Notecard: No real scale

As a child your life has no real scale. You can seemingly survive any disaster because there is not much to lose except a set of plastic horses, or a prized copy of Microsoft Encarta, or a weather radio shrieking off and relaying events in its crackling robotic male tone—or your parents, who you believe in the back of your mind could never possibly die. Back then, I knew nothing about climate change, which now keeps me ostrich-in-the-sand (I am ashamed to say) with regards to the headlines made by the weather, and of the apocalyptic potentiality to come. 

My childhood longing had abstracted this danger, and in my love, I wanted to see the true face of that which I loved—to see what was always hiding beneath the surface of polite clouds and immutable jet streams, to see the sky at its most base and cathartic, to listen to the howl of something that could utterly destroy you, to long for a certain kind of curious annihilation, something that would finally redeem all that fear. A sad fact of growing up is that when you are an adult, the weather-love is not as intense. Fear is justified every day in the news. Storms are something your landlord mutters about beneath his breath. The polite skies are enough for you. You’ve become something that can be destroyed.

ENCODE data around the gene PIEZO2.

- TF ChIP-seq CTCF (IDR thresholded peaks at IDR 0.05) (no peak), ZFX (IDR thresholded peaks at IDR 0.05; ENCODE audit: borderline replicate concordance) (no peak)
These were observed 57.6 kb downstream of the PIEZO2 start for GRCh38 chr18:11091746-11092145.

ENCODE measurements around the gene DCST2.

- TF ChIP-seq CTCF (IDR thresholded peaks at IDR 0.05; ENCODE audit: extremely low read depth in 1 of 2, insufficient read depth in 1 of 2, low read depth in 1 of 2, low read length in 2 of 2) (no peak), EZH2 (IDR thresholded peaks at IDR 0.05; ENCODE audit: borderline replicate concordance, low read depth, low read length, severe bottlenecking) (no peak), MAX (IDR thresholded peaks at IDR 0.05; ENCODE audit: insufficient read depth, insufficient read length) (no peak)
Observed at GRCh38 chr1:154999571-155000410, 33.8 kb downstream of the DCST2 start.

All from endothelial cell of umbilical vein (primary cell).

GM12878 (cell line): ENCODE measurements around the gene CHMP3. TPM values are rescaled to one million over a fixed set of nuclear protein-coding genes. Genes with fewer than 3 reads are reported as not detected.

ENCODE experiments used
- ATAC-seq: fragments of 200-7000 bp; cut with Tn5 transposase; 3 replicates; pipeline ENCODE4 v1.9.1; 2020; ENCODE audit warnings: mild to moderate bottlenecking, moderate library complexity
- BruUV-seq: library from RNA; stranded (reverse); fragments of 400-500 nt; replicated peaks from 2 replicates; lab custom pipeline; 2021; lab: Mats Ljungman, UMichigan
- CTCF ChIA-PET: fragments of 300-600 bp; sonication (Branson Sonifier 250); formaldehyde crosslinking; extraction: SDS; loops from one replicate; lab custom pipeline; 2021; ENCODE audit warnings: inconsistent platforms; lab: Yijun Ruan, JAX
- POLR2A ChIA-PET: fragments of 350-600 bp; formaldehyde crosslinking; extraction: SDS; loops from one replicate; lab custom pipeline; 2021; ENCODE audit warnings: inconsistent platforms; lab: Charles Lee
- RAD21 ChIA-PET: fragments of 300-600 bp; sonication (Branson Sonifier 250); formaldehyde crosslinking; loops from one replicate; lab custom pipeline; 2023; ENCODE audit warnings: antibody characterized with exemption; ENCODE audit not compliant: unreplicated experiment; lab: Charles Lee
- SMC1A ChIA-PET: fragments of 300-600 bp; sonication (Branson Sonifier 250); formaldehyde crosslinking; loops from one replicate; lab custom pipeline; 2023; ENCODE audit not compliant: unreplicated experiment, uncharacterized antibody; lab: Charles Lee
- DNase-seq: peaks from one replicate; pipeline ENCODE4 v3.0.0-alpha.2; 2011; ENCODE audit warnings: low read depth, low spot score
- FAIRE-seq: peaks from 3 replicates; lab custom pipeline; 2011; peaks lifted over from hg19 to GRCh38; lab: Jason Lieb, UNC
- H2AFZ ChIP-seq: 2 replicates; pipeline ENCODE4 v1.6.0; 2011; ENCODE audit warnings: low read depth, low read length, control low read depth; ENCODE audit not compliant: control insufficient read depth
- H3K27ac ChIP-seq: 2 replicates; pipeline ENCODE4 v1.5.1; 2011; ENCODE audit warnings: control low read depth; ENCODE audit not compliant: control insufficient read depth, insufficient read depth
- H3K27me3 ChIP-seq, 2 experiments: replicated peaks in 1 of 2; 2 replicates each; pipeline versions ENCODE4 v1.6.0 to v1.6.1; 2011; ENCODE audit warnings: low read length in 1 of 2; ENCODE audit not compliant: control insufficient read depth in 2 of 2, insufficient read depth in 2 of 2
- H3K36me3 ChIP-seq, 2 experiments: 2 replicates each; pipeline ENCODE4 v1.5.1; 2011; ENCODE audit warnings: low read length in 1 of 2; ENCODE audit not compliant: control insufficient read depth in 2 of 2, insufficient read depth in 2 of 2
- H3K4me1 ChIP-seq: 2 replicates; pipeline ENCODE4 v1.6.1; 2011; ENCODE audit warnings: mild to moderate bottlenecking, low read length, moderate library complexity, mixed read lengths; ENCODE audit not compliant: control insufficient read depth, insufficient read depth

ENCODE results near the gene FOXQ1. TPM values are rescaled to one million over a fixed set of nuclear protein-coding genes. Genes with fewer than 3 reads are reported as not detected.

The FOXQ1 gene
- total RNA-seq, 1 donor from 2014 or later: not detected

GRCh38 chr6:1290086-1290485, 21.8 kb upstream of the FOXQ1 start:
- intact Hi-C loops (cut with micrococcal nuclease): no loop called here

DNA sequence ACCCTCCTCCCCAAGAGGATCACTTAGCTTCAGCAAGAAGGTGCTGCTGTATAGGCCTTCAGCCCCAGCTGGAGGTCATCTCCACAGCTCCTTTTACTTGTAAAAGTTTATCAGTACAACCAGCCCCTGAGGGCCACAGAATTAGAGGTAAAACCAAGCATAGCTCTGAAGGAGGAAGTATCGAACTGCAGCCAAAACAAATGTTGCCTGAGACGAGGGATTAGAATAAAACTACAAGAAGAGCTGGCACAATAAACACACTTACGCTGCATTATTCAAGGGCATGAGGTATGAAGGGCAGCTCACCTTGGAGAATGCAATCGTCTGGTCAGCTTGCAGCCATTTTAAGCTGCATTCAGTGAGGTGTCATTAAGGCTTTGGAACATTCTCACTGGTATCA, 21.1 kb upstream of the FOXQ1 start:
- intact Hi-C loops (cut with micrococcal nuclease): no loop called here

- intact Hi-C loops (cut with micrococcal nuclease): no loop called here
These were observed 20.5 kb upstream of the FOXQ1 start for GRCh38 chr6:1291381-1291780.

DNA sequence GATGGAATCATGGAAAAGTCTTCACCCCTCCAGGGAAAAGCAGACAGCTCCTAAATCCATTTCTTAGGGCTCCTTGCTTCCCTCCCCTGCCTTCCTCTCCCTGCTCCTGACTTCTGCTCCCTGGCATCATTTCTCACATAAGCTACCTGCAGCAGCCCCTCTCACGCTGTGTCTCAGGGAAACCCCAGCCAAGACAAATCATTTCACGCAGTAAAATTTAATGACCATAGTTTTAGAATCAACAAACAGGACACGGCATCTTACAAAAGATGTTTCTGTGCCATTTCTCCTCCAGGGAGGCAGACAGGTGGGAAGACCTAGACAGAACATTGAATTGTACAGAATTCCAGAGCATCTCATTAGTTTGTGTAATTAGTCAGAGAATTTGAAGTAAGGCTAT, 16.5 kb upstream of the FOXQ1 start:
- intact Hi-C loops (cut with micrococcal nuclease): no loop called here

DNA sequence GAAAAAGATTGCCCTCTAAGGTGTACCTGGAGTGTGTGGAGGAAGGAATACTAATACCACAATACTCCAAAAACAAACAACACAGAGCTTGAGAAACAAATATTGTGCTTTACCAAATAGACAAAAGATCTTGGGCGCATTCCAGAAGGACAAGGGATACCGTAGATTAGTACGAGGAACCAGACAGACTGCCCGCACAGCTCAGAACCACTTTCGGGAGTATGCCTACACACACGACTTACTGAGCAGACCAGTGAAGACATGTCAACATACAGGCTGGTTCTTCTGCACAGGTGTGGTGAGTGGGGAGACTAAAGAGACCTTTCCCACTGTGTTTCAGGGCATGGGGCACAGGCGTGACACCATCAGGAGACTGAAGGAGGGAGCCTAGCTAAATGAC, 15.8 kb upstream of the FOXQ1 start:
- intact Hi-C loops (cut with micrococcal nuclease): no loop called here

- from The Sky Was There and I Could Read It via Popula

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